A Chinese delicacy moved closer to extinction Tuesday in California as the state Senate passed a bill banning the sale of shark fins.
The Senate voted 25 to 9 to ban the possession, sale or trade of the key ingredient in shark fin soup. The bill will go to Gov. Jerry Brown's desk for approval.
Shark fins are often acquired through the controversial practice of finning, in which a shark's fins are cut off and the rest of its body is tossed into the ocean. California, home to 1.1 million Chinese-Americans, is one of the largest importers of shark fins outside Asia.
Supporters of the bill hailed the vote as an important step toward protecting an increasingly rare species.
"This hugely important victory in the California Legislature comes not a moment too soon," said Leila Monroe, staff attorney with the Natural Resources Defense Council.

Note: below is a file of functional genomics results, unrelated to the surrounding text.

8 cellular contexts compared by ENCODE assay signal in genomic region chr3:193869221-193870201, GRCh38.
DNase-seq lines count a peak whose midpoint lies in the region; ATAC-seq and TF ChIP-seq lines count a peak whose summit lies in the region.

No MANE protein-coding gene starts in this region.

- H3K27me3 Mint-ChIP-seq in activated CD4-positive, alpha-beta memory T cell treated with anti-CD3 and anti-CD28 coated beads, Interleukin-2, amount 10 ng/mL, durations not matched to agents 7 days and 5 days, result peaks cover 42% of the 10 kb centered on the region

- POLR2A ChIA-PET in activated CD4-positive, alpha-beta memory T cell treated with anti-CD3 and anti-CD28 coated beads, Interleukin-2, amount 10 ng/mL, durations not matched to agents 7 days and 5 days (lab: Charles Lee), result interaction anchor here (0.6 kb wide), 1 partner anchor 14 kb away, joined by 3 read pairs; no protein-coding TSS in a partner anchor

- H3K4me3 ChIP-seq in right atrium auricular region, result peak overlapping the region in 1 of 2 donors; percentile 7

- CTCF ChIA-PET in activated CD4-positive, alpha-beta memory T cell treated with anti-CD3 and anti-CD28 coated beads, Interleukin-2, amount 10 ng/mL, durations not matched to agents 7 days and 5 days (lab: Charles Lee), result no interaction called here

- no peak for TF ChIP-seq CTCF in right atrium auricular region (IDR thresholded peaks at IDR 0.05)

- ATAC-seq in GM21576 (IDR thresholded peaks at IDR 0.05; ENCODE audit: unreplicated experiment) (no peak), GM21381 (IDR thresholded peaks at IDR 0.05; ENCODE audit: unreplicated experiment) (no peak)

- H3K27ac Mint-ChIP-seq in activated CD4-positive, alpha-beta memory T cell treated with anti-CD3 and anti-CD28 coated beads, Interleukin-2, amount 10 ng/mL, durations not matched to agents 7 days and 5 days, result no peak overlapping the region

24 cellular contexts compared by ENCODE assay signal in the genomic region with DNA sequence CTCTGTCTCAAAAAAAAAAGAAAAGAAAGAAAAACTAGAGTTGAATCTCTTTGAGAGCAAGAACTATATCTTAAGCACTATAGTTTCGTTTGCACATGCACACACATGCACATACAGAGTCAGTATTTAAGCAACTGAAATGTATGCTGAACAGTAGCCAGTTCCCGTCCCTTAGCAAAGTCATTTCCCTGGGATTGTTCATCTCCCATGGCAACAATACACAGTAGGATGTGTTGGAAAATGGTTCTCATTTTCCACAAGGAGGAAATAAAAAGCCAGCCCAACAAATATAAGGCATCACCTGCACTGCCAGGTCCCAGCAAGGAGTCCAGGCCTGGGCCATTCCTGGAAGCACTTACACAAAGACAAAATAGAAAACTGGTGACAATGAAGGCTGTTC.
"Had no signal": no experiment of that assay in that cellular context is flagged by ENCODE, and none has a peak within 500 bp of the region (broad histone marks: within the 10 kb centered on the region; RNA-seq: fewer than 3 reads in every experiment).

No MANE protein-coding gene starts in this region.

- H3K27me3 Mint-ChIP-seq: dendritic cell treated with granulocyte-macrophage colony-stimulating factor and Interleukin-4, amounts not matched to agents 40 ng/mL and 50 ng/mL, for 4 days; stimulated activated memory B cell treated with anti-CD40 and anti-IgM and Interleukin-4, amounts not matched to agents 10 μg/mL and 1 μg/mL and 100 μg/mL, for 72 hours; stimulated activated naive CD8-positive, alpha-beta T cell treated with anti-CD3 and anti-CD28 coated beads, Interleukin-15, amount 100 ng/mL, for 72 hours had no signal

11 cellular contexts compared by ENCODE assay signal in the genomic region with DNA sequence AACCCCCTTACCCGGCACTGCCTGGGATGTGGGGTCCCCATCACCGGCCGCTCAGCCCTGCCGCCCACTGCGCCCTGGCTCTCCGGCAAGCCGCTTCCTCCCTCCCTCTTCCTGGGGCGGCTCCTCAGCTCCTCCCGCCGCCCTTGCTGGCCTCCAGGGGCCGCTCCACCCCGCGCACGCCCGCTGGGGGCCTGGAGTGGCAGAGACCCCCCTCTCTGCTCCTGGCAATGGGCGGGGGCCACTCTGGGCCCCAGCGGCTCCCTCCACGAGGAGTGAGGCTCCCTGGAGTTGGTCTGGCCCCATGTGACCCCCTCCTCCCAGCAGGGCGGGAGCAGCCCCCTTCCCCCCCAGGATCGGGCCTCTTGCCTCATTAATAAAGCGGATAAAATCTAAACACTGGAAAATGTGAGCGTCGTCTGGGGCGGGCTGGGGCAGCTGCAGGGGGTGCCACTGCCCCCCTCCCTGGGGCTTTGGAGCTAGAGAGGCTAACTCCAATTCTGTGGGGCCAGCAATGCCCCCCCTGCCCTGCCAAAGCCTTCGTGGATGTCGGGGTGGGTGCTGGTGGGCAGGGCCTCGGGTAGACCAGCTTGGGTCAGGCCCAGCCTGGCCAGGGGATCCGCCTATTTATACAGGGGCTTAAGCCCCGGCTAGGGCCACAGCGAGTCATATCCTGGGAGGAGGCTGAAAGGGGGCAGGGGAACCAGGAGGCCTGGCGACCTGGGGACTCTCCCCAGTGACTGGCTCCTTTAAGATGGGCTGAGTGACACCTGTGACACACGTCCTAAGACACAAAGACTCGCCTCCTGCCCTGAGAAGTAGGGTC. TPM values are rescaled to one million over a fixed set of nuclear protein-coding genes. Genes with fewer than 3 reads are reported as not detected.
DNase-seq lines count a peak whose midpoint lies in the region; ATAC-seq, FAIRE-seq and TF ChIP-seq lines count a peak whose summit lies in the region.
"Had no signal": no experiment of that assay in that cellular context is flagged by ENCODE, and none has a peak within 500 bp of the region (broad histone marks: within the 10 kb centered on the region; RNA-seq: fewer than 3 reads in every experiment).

"With sharks being killed by the tens of millions every year just for their fins, scientists, many Asian Pacific-American leaders and jurisdictions around the country and world agree: The very best way to protect sharks from disappearing from our oceans forever is to ban the sale and trade of shark fins."
Critics said the bill unfairly targeted the Chinese-American community because it only restricts the sale of shark fins, which are used almost exclusively in Chinese cuisine. The bill does not apply to other shark products like oil or meat.
"I think what is most insidious about this particular bill is that it sends a very bad message, not only to us in California but to the rest of the world, that discrimination against Chinese-Americans is OK," Sen. Leland Yee, D-San Francisco, said, according to the San Francisco Chronicle.